Safety Reminder From Pistol_Purview

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pistol_purview

I am a doctor by trade, so here’s some free medical advice for all you hard headed dipshits. The vast majority of shooters are unaware of the dangers of lead toxicity. Lead is contained in the primer, so when you fire your gun all of the residue and powder lands on your hands, face and shirt. The brass you pick up after shooting and the steel targets you load into your truck (with your bare hands) are virtually covered in lead. So who cares right? I’ll make it easy fellas—lead isn’t good for you. It gets absorbed in the nervous system and can cause neurodegenerative disorders and/or cancer. It’s especially dangerous for children. When you get home from the indoor range, your hands, shirt, pants, and shoes are virtually covered in lead. You track lead onto your floors (where your baby crawls) and when your kids come up and hug you you’re putting lead directly on their face. The two highest risk behaviors are shooting at an old indoor range (where ventilation system is not up to code) and eating, drinking, or smoking anywhere at the range. If you could do only two things to prevent yourself from getting lead toxicity, it would be to shoot outdoors whenever possible and as soon as you’re done, immediately decontaminate your hands with lead soap or lead wipes—before you touch your face or your steering wheel. If you cannot shoot outdoors follow these simple rules to try to prevent lead toxicity:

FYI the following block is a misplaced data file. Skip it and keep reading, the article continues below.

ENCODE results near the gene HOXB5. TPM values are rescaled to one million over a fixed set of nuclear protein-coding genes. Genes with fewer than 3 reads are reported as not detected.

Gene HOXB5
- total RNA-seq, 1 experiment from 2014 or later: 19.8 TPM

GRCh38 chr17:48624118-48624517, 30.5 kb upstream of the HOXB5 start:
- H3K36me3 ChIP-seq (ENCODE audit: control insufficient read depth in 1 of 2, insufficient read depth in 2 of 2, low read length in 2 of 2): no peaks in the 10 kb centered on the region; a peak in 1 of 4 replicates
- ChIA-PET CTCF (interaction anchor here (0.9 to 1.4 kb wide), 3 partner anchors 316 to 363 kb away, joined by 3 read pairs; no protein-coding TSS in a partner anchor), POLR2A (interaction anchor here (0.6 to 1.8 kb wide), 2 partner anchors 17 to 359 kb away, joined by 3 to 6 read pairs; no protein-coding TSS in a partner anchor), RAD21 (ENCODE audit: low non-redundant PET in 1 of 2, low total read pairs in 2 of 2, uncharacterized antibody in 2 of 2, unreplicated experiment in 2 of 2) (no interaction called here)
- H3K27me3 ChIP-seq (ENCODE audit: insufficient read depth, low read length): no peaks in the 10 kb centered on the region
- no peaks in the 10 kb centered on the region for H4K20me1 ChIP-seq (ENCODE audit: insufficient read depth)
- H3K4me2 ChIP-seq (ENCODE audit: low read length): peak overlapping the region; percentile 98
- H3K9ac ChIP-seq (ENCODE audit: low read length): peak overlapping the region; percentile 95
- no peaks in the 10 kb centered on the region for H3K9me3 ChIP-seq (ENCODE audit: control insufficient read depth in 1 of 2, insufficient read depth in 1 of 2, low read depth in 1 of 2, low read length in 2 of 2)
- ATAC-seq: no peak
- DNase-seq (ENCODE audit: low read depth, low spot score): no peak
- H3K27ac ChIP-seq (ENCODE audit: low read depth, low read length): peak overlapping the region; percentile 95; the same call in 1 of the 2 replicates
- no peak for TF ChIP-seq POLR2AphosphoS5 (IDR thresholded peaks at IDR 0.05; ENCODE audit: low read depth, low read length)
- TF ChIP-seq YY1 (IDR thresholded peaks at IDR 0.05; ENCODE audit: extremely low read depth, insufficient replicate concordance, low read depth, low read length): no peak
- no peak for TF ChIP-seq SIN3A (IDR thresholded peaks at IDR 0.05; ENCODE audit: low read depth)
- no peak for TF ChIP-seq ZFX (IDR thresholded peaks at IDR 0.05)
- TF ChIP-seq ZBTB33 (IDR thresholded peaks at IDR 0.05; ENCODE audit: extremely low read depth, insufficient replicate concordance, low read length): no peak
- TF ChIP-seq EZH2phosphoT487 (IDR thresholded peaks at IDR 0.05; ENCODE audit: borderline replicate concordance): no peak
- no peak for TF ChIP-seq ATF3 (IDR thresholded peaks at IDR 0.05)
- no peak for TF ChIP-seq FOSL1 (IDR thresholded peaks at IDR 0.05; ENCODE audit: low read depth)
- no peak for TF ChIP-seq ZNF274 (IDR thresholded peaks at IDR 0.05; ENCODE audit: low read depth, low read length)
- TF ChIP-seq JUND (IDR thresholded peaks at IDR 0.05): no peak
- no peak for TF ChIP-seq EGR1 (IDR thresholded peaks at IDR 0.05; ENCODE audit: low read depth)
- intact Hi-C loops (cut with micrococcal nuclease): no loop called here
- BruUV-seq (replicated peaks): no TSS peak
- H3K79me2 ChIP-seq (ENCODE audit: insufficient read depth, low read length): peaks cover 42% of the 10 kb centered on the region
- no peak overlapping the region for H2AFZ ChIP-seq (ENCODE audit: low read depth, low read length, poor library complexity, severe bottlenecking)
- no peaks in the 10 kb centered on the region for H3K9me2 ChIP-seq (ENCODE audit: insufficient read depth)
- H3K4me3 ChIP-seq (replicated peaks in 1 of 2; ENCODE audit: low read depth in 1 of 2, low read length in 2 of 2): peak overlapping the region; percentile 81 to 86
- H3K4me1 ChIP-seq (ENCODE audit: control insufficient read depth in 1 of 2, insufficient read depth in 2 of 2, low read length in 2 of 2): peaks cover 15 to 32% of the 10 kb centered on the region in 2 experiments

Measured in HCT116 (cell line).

1. Don’t eat or drink at the range!!
2. Wipe hands with lead wipes when u finish shooting.
3. Have a pair of shoes that are dedicated to the shooting range. Take them off before you enter your car or house.
4. When you get home from the range, fully undress in the garage. Wash your range clothes separate from your family’s clothes.
5. Even though your range clothes are off, don’t touch your family until you’ve showered.
6. When you first get in the shower wash with cold water —hot water causes the pores to open and you will absorb more lead. Use a soap that binds lead.
7. When you have your annual physical ask your doctor to please check your lead level.

3 COMMENTS

  1. I had never thought about the potential danger to others and did not know about the lead binding soaps. Thank you for the information.

  2. Yes, pay attention. We had to get our lead levels tested annually during our PHAs when I worked in CATM. Our semi-enclosed range had shit air flow. My numbers weren’t too good at my final physical.

    Don’t put brass in your hats or helmets. Not in your pockets either. My range bag always has gloves for picking up brass.

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